I will be giving two presentations at Ruxcon this month. Ruxcon is an annual computer security conference here in Australia and is held over the weekend of the 19th and 20th of November in my home town of Melbourne. The Friday before the official Ruxcon conference will be a half day of talks for professional delegates. I will present in both the main conference and the professional delegates day.
The work I'm presenting covers some of my Ph.D research on Clonewise and Malwise. This is the first talk I've given which looks at Clonewise. Clonewise is an opensource project and its results have been used by vendors for documentation and vulnerability fixes. The talk will be given on the Saturday at Ruxcon. The Malwise talk for this year improves the work from last Ruxcon with faster more effective classification. The Malwise talk is only for professional delegates to the conference and given on the Friday, but once over the content will be made available to the general public.
Automated Detection of Software Bugs and Vulnerabilities in Linux
Abstract: Developers sometimes statically link libraries from 3rd party projects, maintain an internal copy of 3rd party software or fork development of an existing 3rd party project. This practice can lead to software vulnerabilities when the embedded code is not kept up to date with upstream sources. As a result, manual techniques have been applied by Linux vendors to track embedded code and identify vulnerabilities. In this talk, Silvio will release an automated solution to identify embedded packages without any prior knowledge of such relationships. This approach identifies similar source files based on file names and content to identify relationships between source packages. Graph theory is used to perform the analysis. Silvio's tool also automates identifying if embedded packages have outstanding vulnerabilities that have not been patched. Using this system, over 30 previously unknown vulnerabilities were identified in Linux distributions. These results are now starting to be used by vendors to track embedded packages.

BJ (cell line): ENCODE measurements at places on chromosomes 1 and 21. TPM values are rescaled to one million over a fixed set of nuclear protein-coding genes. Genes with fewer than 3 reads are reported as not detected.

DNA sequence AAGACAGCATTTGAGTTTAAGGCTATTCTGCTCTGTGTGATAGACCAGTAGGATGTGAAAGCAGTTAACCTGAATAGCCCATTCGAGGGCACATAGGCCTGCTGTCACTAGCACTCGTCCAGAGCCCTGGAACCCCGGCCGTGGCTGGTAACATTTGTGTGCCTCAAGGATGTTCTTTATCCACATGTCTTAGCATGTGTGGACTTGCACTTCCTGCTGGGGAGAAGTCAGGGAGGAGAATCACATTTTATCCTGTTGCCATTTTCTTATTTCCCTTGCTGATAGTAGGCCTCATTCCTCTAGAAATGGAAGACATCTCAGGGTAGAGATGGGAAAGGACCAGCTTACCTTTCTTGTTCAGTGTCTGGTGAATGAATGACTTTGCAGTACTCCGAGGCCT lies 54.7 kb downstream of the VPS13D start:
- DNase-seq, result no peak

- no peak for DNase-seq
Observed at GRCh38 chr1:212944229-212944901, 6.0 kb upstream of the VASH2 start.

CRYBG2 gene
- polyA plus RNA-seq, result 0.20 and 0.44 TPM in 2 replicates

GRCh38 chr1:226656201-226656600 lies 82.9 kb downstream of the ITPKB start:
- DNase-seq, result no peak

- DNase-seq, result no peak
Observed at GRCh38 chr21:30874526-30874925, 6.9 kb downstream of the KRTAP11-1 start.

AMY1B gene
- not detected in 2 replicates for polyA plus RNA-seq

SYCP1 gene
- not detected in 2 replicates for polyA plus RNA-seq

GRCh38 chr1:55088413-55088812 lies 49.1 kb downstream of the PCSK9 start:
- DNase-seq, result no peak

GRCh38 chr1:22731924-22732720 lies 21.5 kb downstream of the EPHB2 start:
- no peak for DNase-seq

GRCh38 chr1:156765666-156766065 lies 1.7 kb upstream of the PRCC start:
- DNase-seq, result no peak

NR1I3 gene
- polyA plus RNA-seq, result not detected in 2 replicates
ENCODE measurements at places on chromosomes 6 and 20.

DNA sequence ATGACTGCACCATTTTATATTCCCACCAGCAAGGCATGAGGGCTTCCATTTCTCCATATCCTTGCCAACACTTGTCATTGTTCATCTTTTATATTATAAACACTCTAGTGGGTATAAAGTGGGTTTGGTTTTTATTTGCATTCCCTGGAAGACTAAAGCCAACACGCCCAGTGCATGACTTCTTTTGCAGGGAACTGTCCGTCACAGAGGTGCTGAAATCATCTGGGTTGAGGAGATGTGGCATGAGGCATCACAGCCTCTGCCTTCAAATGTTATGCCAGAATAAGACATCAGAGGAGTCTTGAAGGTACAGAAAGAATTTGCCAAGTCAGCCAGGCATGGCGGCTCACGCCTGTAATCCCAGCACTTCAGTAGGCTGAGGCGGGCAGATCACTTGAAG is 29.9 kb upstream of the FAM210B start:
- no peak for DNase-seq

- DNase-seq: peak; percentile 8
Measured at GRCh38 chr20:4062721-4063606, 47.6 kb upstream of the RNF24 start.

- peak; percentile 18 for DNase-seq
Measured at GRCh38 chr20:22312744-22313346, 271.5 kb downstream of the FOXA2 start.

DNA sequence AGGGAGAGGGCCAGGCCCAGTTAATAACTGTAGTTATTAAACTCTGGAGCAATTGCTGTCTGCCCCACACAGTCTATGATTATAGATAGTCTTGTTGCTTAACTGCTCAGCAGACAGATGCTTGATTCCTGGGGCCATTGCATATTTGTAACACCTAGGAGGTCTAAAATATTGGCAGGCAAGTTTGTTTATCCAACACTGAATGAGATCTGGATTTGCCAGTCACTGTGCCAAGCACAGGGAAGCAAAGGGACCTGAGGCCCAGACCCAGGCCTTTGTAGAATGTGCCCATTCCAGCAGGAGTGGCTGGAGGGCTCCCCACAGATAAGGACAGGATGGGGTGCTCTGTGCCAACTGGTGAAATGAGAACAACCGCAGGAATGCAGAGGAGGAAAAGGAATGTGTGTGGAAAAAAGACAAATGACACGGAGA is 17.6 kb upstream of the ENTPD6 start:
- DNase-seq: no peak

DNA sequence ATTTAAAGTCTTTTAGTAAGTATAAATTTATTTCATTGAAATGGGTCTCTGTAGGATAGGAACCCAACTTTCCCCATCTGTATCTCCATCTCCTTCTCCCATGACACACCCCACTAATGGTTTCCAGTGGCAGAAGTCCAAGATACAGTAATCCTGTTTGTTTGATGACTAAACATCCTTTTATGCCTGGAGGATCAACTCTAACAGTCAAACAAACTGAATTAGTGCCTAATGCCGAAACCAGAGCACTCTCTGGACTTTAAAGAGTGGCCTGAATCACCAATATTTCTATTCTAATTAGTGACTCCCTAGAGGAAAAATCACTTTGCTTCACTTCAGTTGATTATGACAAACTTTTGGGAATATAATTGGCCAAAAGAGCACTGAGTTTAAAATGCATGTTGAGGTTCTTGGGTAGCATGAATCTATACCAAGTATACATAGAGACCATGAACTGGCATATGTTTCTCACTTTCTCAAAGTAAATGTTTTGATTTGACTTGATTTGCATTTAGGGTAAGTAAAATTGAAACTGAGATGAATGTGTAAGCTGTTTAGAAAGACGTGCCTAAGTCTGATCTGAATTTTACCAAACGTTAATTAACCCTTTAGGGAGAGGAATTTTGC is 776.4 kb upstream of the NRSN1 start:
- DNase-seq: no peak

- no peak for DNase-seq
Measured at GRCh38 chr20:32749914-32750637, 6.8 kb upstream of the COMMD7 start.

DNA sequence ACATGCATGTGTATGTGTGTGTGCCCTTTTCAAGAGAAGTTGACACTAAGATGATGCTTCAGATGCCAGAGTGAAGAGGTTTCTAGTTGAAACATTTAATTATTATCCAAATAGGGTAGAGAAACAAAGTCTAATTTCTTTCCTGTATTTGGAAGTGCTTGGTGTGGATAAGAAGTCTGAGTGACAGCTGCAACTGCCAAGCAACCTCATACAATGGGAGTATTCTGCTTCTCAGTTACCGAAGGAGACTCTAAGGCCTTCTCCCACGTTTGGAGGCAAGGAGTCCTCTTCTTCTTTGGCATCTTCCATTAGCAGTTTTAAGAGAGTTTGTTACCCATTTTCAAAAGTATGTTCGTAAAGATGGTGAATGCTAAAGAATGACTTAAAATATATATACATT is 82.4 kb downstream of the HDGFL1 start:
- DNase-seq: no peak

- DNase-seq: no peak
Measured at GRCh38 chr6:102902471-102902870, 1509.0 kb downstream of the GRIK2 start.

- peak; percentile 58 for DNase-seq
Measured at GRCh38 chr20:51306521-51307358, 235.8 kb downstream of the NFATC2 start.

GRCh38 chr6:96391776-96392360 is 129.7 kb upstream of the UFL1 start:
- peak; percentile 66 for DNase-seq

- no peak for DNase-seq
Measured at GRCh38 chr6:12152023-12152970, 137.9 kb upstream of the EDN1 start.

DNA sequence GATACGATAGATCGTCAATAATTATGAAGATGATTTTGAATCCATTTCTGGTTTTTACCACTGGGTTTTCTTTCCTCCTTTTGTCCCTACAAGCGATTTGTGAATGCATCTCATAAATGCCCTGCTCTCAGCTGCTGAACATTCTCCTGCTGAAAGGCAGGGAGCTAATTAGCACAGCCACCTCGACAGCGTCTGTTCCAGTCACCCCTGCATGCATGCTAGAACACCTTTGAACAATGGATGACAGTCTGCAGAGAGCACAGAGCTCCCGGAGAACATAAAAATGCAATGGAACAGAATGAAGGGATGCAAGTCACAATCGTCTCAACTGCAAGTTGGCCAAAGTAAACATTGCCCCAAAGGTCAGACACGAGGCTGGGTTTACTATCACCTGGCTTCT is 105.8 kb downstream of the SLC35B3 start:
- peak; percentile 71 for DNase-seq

This work is based on Clonewise.
Faster, More Effective Flowgraph-based Malware Classification
Abstract: Static string signatures in Antivirus don't effectively fingerprint unknown malware variants. One approach which has seen some success is using the structural information of a program's control flow to build a signature. The control flow describes the possible flow of execution a program may take. It is represented by what's known as a directed graph - basically a network diagram of how execution moves from one set of instructions to another. Control flow doesn't change much in variants even if the byte level content changes like in polymorphic and metamorphic malware. A real advantage of using graphs is that we can compare these graphs to show if they are approximately similar. We can quantify how similar two programs are and set a threshold to identify related or mutated malware. I have implemented a system using these ideas to perform malware detection in real-time. The system improves previous work by performing more efficiently and detecting more variants. It replaces the classification system that I presented at Ruxcon 2010 and uses several new ideas that make it better. This presentation discusses how the system works, its implementation, and its evaluation.
This work is based on Malwise.
Looking forward in seeing everyone at the conference. I'm always happy to talk to individuals and vendors about this and other work I've done.